Today, the special issue of the Israel Journal of Earth Sciences (56 (2-4): 2007) dedicated to “Archaeological Science in Israel” has appeared. This triple issue, which was edited by Elisabetta Boaretto, Ruth Shahack-Gross, Sariel Shalev, Ehud Weiss and Steve Weiner, contains a collection of articles that summarize what’s happening in Israel in some of the main fields of archaeological science (see table of contents here).
In the latest issue of Biblical Archaeology Review (34/5, Sept/Oct 2008) there is a humorous short piece that I wrote on why I strongly believe that Dr. Jones should recieve tenure at Marshall College.
Basically, I argue that although archaeology is represented in the Indiana Jones movies has little to do with actual archaeological practice, these movies have served a very important role of igniting the public’s interest in archaeology. Something, that unfortunately, many of my colleagues do not take seriously enough.
One of the most fascinating, and probably promising avenues for the study of human antiquity is the study of ancient human genetics. These studies have opened up fanstastic windows to the past, relating to diverse aspects such as unique populations groups, origin of modern humans, development of language, etc (see an example of these studies here and here). As usual, along with the interesting and important studies, there has been a lot of “bunk”, which some of you may have already come across..
In recent years there has been quite an intense ongoing discussion, and debate, regarding studies on the genetic origins of the jews and other related populations. In fact, even Nadia Abu el-Haj (know from other aspects) has been involved in this … (see some of these discussions, here and here). Also in this case, a lot of good science, and lot of very bad science, has been intertwined …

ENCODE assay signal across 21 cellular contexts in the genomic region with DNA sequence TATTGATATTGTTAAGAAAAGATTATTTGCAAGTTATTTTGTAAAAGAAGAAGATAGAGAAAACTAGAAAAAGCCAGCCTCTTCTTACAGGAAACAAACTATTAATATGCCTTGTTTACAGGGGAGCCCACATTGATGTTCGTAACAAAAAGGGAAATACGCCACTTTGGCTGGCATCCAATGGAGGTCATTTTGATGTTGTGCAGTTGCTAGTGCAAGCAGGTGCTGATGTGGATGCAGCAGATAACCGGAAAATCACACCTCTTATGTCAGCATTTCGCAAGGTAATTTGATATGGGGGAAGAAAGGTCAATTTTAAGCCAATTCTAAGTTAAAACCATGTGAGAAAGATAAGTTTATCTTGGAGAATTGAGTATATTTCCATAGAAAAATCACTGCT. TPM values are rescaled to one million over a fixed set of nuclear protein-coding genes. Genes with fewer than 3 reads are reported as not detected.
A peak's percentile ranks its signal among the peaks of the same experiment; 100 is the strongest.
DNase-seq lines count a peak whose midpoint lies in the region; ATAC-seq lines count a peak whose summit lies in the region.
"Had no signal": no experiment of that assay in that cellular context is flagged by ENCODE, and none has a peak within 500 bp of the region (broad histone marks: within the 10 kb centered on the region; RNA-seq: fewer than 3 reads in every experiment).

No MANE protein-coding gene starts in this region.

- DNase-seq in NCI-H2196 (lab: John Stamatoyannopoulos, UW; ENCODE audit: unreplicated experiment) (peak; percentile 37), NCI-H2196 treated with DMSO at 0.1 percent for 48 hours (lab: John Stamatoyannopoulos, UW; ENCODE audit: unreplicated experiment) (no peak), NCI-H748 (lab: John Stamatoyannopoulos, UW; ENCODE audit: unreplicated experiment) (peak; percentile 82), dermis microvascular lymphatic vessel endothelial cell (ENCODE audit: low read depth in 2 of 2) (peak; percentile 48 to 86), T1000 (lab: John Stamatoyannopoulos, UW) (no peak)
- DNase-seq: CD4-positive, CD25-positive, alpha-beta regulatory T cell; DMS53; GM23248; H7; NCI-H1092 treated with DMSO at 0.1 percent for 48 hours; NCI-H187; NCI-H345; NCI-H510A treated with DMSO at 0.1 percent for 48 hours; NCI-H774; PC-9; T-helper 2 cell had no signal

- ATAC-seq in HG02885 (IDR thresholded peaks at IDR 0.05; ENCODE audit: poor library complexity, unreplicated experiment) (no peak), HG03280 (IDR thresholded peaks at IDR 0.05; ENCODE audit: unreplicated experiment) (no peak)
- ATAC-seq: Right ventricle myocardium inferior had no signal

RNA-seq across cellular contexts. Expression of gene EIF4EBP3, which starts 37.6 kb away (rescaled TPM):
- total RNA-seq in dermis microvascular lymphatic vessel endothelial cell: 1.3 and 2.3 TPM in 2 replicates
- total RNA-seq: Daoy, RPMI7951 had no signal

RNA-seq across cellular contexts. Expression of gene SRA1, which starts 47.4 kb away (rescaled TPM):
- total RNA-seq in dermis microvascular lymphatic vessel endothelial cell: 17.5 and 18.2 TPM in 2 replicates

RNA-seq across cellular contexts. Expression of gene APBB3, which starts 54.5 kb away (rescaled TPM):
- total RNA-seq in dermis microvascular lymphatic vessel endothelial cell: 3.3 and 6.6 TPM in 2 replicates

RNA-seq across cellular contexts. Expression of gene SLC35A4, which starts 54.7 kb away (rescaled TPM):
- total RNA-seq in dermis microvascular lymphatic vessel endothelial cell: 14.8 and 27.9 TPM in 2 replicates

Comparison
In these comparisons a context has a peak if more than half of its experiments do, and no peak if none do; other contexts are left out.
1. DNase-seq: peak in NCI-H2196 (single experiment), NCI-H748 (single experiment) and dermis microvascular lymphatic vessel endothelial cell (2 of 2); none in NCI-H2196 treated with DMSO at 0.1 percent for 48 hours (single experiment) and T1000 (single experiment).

Just now, a fascinating study on the genetics of the Druze has just appeared (and summarized briefly here), which demonstrates that they are a unique, and very old “genetic refuge” – which offers a fascinating glimpse of the genetic makeup of the near east thousand of years ago.
One of the most useful tools for the analysis of complicated archaeological stratigraphy is the well-known “Harris Matrix,” developed by Edward Harris, and well-known through his important book:
Harris, E. C. 1989. Principles of Archaeological Stratigraphy. 2nd ed. London: Academic.
This last monday, Amit Dagan, one of the regular Safi staff, and graduate student at Bar-Ilan University, gave a talk about his MA thesis research, one of the regular bi-weekly talks at the lab.
Amit is researching and will publish the finds from a small site that is located about 1.6 km to the east of Tell es-Safi/Gath, which was excavated about 5 years ago by Yigal Yisraeli of the Israel Antiquities Authority. This site is apparently a small rural site dating to the Iron IIB (ca. 8th cent. BCE).
At long last, as mentioned before, the article by David Ben-Shlomo, Itzhaq Shai, Alex Zukerman and yours truly on Philistine cooking pots has appeared in the newest issue of the American Journal of Archaeology (aka AJA).
Yesterday (10/2/08) we had two noteworthy events in the lab.
The first one is that we celebrated Shira’s b-day (I believe she was 18 years old … :-), and here is a picture of her happinly cutting her b-day cake.
Shira and her cake